Alistair O'Brien released Who Fell On Their Head? in 2020. He is back with a new release entitled All Equal. The music on this release is in the same arena as Leonard Cohen, The Velvet Underground, Bill Callahan and other like-minded artists. He mentions this about the album “dark songs about love, heartbreak and searching for meaning in all things.” That’s a pretty broad description so let’s get into it.
The album opens with “Spiral” and on this song I was getting Velvet Underground vibes. It moves slowly with no rush to get anywhere in particular. O’Brien has a deep baritone which rests on the music which is barely above a whisper. On that note the song is quite catchy. I loved the hook which is very subdued and quite dream-like as well. The song, at least how I interpreted it, was about a breakup with lines like “now I get this feeling, its deep in my blood like a mix of ache, its jealousy, its lust like I'm not living in a film that we took and it means nothing.”
“You only made me smile” is a bluesy hybrid. Similar to the previous song it’s not in a rush to get anywhere, however this song is more dynamic. The lead guitar is a constant factor and I loved the bends on this song.
“Cherry Tree” is only about a minute-and-a-half long. Something about the tones of the song make it sound like it's being deflated. It works in a unique way and I actually thought the song could be a bit longer.
I’m not always a fan of spoken and a sort of stream of consciousness but in this case it really works. O’Brien delivers a monotone like spoken word and his baritone is what makes it work and that combines with a jazzy and experimental bed of sounds. The lyrics are poetic but you can still figure out the theme. There are some great lines including “the white horse lays down the little prick has given her a restful piece or a sexual beat or a hard blown sleep with soft music by your side in the trash heap we lived in.”
The music is brighter on “All equal” which sounds like a backyard bluegrass band. “Black fawn” was another very cool spoken word piece. The music felt a little ’70s inspired to me and there’s a formidable hook.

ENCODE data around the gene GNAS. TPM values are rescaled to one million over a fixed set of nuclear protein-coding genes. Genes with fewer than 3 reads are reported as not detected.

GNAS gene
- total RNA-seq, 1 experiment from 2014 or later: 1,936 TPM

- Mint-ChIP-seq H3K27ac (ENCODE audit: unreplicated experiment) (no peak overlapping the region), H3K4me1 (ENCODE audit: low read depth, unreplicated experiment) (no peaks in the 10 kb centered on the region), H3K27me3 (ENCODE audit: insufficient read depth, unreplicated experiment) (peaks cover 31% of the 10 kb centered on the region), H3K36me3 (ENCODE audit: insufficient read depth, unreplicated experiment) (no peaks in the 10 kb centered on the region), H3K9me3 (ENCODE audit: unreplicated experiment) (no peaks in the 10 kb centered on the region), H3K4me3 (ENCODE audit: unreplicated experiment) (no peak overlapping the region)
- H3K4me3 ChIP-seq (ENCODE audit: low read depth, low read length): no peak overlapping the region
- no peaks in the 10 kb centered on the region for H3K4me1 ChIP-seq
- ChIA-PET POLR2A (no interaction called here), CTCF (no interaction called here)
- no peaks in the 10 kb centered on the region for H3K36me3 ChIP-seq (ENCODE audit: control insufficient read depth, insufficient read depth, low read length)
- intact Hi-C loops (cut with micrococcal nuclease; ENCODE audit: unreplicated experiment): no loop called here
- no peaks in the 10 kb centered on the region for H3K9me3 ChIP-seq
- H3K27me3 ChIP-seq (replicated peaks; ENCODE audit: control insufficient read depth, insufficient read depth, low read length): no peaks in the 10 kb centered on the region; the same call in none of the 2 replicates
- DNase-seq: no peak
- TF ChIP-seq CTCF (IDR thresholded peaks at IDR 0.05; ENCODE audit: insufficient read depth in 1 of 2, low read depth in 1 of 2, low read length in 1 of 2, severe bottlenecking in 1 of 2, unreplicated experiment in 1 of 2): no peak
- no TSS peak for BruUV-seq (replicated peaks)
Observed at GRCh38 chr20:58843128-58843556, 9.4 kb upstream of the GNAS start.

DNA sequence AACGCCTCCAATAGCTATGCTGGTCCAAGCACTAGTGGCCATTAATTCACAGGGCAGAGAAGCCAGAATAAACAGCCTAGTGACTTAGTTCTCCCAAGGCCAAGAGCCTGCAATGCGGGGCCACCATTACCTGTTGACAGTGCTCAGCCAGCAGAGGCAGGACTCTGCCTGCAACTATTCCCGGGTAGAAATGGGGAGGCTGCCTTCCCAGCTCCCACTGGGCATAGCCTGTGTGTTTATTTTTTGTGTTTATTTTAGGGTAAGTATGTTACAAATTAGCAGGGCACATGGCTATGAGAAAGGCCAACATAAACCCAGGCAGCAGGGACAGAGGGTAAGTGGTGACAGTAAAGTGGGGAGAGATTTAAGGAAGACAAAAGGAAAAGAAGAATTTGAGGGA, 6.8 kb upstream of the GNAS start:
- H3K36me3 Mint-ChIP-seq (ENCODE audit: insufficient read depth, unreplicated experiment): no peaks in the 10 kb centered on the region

One of the highlights was “Snowflake” which has a steady and unique rhythm. It’s very subdued and also contains some of the infectious vocal melodies. “Charcoal dust smear” made me feel like I was at a beatnik coffee shop in the lower east side in the late ’60s while the closer “After hours” may have the single best groove on the album. The horns were great.
My only slight critique is that on some songs I had a tough time making out the lyrics. I did think however the lo-fi aesthetics worked for this type of album.
I thought this was a great album. It’s a very “cool” sounding record with unique approaches to songwriting. Fans of the aforementioned artists should enjoy this album quite a bit. Take a listen.
Vii-Pii is the moniker of Vianney P from Paris, France. The artist released Seeking the Shroud and Sparkle Then Vanish both of which were reviewed here at Divide and Conquer. He is back with Dead Go Fast! which he explains is a bit of a homage to his previous band. The artist says “When Vii-Pii was seventeen in Paris, he had a serious band named Dead Go Fast. Though Dead Go Fast disbanded long ago, founding member Vii-Pii recently re-recorded these famous old songs he had made for the band. The outcome is this: ‘Dead Go Fast!’ LP.”
The songs felt like a more upbeat post-punk style not too far from a band like The Cure or Joy Division but there are deviations. “Le Cri” starts with sounds like a dog howling and a guitar riff. It’s an interesting combination of sounds to start the album. The drums and main groove quickly snaps in and vocals soon follow. As I mentioned there’s a post-punk quality but the song does feel more celebratory as it progresses. Great opener.
“The Heretic” is next and contains some really well done guitar arpeggios that are backed by pads, a consistent 4/4 beat and earnest vocals. As an English speaker I did have some trouble making out the lyrics but I liked the tone, inflection and overall delivery.
I’ve also been a fan of surf rock especially when it’s presented in a novel way. Those were my thoughts on “She UZ” which is the arguable highlight. The main guitar is a mix between surf rock and spaghetti western. There’s a dark and ominous quality to the song but it has an undeniable hook which seems to come out from the clouds. I loved the baritone-like spoken word breakdown towards the end of the song.
“F” is more of a ballad and slow burn. This song makes you feel like you’re deep in thought thinking about a decision you have to make. There’s a warm blend of guitars and synths and I liked the vocals with some melancholy on them.